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First TenneT Offshore Conference

07.11.2018

The EUREF Campus is the sustainability city quarter of the German capital Berlin with a climate-neutral energy supply and hence the ideal location for the first Offshore Conference of TSCNET shareholder TenneT, which took place on 6 November 2018. Headlined “Land in Sight – The Future of Offshore”, 170 decision-makers from politics, business and the media accepted the invitation of the Dutch-German transmission system operator (TSO) and took part in information panels, lectures and panel discussions. TenneT experts provided far-reaching insights into current pilot projects, information on ongoing studies, cooperations and concepts for future digital smart grid management.

“Offshore is a success story,” was how TenneT CEO Manon van Beek summed up the development to date. “Our conviction is that the second, decisive phase of the energy transition – the integration of 60, 70, 80% renewables and more – will only be successful if we address the issues in a bundled way.” This requires next to infrastructural improvements technical innovations, digitalisation, flexibility and the coupling of sectors.” Lex Hartman, Managing Director of TenneT, described the range of the TSO’s future-oriented approach: “From electric vehicles, blockchain storage and power-to-gas projects to the introduction of acceptability increasing underground cable technologies.” Wilfried Breuer, Managing Director TenneT Offshore, highlighted the company’s success in offshore development: “In the German North Sea, TenneT currently operates eleven offshore grid connection systems with a total capacity of 6,232MW to transmit wind energy from sea to land. This means that already now TenneT is almost completely meeting the German Federal Government’s expansion target of 6,500MW of offshore wind capacity by 2020.”

A key element of the conference was the North Sea Wind Power Hub, a visionary interconnection system that combines the generation, storage and transmission of wind energy with a multinational connection of the transmission systems of the North Sea riparian states. Also on display was an electric car already equipped with bidirectionally functioning batteries. As part of a pilot project, these batteries, which can both store electricity and feed it back into the grid, are used for redispatch. But what turned out to be the somehow “secret star” of the event was “ANYmal”, a special robot that – due to its highly developed motion characteristics – in test runs is already independently performing maintenance and repair work in TenneT’s onshore and offshore facilities.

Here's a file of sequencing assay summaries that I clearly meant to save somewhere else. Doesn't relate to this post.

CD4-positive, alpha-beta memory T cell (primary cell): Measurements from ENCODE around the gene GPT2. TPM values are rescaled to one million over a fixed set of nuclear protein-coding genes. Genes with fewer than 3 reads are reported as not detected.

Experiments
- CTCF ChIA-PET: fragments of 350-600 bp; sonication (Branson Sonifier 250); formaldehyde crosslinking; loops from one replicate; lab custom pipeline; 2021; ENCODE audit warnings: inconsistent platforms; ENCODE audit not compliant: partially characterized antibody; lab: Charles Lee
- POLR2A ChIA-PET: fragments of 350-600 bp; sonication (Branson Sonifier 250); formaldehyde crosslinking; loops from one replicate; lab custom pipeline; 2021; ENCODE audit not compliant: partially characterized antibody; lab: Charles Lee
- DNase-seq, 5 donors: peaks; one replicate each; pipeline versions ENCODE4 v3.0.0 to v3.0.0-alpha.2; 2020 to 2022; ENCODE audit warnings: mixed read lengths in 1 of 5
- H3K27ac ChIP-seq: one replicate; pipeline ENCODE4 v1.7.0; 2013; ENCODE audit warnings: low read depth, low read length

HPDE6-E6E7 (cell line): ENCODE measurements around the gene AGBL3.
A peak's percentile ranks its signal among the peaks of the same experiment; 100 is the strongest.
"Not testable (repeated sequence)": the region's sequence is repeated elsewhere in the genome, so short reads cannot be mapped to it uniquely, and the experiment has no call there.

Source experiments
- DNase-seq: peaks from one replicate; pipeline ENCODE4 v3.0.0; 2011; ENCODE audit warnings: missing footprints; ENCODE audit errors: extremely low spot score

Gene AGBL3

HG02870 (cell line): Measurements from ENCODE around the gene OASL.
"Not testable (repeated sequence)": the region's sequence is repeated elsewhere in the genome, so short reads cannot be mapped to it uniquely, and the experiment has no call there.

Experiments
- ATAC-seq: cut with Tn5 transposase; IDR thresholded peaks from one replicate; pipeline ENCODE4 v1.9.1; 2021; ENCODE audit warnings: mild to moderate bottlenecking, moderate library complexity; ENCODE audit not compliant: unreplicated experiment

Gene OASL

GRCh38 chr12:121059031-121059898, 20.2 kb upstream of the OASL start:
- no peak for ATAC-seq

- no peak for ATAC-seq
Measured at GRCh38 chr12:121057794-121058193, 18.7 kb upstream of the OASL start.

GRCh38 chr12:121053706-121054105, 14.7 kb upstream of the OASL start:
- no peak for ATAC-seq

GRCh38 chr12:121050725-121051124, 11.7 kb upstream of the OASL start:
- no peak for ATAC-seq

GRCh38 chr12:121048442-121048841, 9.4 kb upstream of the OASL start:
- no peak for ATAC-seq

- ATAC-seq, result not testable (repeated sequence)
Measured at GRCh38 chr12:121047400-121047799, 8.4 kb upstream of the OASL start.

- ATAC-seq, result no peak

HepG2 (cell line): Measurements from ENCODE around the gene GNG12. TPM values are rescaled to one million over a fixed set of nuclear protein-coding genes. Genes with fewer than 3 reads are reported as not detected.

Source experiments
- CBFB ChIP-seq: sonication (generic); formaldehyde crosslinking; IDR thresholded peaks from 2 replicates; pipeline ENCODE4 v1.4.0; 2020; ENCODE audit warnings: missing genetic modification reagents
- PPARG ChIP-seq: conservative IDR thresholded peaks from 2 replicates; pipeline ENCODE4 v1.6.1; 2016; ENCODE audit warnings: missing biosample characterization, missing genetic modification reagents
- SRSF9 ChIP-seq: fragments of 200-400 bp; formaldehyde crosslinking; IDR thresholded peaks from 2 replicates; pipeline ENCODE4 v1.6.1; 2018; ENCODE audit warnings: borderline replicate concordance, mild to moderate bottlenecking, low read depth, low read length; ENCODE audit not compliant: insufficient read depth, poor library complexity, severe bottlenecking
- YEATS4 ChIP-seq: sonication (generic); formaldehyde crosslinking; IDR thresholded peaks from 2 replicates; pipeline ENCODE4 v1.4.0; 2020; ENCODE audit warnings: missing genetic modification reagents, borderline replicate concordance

TenneT held its first Offshore Conference in Berlin, Germany, which was attended by a prominent audience (picture: TenneT)

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> See TenneT press release, in German (html)
> Watch “ANYmal” demonstration videos on Twitter (html)

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German TSOs revise grid design principles

29.10.2018

The four German transmission system operators (TSOs) and TSCNET shareholders 50Hertz, Amprion, Tennet, and TransnetBW have revised their plans for grid development in Germany and presented the new version of the “Principles for the Design of the German Transmission System”. This joint document of the four TSOs determines needs-based perspective concepts for secure and efficient grid operation in accordance with national and European legal frameworks and obligations.

With the first publication of the principles in 2012, the German TSOs presented the technical and economic basis of grid design in a transparent and comprehensible manner based on three equally important aspects: grid optimisation, reinforcement and expansion. Since then, the framework conditions have changed in several respects. The TSOs have therefore fundamentally revised and extended the common planning principles last published in the April 2015 version. The principles remain subject to continuous future review by the TSOs and will be adjusted if necessary.

The four German TSOs have released their revised “Principles for the Design of the German Transmission System”

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> See TransnetBW news release, in German (html)
> Open Principles, (pdf, 1,35MB)

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“ELEMENT ONE” couples green energy sectors

17.10.2018